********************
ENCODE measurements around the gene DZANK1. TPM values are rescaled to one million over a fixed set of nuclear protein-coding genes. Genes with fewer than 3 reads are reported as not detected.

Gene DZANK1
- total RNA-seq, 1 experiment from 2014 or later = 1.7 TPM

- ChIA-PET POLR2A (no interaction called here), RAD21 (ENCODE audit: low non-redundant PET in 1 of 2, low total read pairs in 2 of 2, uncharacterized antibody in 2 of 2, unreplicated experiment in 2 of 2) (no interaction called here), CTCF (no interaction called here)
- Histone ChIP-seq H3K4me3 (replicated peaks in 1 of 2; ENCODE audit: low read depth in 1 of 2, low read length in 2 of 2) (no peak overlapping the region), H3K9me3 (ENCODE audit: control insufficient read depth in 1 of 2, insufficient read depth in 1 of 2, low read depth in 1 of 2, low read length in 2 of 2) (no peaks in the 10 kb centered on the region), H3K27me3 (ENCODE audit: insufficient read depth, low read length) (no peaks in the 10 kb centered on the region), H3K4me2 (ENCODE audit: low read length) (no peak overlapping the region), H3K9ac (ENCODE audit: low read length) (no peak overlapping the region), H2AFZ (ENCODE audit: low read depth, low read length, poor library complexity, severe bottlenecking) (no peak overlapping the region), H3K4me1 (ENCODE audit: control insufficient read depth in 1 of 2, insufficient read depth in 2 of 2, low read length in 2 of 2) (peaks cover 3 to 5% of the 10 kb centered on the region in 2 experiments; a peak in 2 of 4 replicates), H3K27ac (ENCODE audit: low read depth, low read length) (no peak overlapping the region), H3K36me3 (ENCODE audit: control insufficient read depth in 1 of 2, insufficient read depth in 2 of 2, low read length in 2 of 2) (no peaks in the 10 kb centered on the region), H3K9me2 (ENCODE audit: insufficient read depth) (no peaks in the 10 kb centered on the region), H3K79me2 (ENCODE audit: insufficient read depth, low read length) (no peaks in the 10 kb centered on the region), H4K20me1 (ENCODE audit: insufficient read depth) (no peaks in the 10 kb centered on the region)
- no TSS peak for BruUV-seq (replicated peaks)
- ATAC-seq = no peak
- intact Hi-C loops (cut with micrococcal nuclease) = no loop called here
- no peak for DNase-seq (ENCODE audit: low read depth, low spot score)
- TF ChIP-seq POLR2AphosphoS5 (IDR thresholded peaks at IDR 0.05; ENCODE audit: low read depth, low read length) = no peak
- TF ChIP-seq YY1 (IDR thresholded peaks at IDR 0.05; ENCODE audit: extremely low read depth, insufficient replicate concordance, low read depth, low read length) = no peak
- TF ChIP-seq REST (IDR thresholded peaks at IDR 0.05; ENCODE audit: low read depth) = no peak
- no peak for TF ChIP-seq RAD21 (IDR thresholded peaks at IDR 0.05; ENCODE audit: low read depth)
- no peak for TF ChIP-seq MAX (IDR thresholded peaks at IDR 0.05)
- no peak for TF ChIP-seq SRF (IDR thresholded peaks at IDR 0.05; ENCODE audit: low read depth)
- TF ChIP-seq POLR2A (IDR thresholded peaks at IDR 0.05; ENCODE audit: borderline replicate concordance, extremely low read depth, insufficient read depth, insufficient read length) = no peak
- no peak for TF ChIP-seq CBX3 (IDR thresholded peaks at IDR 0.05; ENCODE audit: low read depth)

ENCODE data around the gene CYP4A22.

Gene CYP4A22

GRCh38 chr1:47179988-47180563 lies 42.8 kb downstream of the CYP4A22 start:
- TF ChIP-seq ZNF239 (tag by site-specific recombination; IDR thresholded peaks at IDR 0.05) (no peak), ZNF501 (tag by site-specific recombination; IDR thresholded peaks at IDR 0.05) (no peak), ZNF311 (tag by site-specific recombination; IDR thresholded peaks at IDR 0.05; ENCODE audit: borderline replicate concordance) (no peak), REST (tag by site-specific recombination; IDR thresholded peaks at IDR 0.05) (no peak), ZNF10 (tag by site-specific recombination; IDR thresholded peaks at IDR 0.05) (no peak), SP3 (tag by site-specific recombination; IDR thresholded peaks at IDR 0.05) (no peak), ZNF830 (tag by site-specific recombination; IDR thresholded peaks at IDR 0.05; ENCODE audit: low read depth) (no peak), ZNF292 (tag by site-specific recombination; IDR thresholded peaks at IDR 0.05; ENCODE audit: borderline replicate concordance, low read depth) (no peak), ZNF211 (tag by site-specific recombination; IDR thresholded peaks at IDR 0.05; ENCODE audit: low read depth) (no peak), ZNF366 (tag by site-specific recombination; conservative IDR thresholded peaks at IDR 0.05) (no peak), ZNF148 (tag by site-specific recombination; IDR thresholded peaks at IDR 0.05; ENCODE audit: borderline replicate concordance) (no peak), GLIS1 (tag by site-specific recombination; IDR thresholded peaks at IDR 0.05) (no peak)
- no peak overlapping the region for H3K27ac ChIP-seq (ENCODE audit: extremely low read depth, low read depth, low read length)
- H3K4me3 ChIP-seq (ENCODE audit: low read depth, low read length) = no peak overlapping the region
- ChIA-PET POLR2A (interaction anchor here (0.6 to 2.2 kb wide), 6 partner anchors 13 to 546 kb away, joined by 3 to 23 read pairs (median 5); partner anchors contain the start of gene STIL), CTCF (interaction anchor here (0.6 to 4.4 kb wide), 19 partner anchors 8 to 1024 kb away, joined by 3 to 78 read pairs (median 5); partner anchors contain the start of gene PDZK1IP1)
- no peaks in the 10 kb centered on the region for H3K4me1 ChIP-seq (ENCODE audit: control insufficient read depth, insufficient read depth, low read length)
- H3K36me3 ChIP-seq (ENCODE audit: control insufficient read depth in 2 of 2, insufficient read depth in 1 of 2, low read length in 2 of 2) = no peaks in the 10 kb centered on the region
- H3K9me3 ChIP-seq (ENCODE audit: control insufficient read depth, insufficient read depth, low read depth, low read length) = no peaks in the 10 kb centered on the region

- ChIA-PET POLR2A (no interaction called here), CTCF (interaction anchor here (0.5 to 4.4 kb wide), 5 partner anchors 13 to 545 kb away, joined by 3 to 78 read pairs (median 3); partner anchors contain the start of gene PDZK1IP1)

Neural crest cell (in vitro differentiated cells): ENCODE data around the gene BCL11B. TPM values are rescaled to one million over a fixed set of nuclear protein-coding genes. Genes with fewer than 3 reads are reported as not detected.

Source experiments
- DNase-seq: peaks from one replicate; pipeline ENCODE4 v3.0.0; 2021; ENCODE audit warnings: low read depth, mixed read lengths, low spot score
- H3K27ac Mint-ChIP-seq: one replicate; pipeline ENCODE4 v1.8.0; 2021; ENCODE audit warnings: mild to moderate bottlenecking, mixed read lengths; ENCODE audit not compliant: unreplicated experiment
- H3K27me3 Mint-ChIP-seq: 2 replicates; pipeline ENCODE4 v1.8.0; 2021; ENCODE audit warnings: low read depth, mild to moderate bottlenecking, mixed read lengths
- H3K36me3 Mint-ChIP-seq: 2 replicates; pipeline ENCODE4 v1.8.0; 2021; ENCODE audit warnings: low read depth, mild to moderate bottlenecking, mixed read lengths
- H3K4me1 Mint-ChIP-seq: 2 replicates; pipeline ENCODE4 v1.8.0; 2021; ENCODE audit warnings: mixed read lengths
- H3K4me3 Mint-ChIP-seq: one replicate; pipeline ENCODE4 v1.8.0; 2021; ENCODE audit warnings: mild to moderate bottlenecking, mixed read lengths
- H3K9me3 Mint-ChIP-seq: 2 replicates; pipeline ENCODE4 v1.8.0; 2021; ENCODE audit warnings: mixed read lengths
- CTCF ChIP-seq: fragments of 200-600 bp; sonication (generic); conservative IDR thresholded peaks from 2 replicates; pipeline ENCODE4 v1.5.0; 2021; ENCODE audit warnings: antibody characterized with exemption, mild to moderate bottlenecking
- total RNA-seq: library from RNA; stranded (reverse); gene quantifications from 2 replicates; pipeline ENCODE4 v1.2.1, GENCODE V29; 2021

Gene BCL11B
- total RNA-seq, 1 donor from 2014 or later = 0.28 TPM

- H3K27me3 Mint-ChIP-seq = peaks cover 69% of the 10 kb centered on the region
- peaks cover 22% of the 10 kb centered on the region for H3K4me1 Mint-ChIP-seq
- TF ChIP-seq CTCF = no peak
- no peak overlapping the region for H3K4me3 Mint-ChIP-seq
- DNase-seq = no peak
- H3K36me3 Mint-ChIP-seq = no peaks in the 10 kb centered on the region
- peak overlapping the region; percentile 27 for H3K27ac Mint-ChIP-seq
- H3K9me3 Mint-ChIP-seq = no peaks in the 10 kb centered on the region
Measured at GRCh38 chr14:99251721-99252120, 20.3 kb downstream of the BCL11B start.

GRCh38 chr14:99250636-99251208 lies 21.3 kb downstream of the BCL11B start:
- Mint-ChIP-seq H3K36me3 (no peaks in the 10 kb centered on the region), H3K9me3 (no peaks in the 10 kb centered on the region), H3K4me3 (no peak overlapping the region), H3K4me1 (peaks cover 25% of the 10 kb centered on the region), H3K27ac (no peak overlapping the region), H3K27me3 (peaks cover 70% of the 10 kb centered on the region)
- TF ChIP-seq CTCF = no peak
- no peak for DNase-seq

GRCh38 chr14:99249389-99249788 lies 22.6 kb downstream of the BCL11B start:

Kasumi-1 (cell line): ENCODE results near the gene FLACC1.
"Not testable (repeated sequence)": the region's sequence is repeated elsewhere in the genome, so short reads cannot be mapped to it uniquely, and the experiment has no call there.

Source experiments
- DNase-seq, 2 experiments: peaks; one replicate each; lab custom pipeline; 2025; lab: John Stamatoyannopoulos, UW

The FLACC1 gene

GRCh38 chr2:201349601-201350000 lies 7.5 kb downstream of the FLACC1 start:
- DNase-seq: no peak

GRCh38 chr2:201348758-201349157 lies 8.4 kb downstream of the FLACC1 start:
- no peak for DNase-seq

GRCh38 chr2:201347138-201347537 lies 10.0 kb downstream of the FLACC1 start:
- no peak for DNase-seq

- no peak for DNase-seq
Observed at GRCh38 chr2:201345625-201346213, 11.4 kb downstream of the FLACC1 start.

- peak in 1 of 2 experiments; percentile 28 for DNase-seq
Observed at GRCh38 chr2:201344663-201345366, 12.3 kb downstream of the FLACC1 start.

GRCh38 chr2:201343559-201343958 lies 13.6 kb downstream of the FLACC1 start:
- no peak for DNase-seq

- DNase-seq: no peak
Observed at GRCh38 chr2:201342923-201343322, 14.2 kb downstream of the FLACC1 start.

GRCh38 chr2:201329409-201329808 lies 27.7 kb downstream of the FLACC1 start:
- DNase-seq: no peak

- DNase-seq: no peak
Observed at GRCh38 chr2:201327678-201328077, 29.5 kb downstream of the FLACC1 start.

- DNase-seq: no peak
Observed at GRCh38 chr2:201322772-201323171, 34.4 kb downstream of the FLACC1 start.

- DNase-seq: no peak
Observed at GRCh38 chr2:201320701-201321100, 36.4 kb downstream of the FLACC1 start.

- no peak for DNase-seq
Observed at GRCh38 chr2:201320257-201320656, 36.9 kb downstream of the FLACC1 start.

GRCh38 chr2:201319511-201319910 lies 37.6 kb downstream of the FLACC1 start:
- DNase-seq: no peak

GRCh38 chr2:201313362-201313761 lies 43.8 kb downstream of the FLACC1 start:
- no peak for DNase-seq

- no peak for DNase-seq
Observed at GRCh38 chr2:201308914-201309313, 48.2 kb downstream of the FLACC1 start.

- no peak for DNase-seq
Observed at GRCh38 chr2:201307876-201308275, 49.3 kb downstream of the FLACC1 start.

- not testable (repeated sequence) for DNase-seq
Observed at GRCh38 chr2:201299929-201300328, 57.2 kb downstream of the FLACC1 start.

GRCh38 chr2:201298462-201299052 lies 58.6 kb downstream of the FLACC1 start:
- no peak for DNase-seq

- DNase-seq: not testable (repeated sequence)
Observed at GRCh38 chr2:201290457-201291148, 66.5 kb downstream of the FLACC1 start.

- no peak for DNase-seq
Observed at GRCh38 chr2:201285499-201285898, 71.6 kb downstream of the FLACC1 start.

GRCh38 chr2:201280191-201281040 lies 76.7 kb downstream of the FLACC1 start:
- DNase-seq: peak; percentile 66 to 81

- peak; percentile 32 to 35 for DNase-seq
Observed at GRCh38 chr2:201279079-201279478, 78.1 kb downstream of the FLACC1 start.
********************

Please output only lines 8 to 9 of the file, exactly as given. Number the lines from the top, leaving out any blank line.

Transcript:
- intact Hi-C loops (cut with micrococcal nuclease) = no loop called here
- no peak for DNase-seq (ENCODE audit: low read depth, low spot score)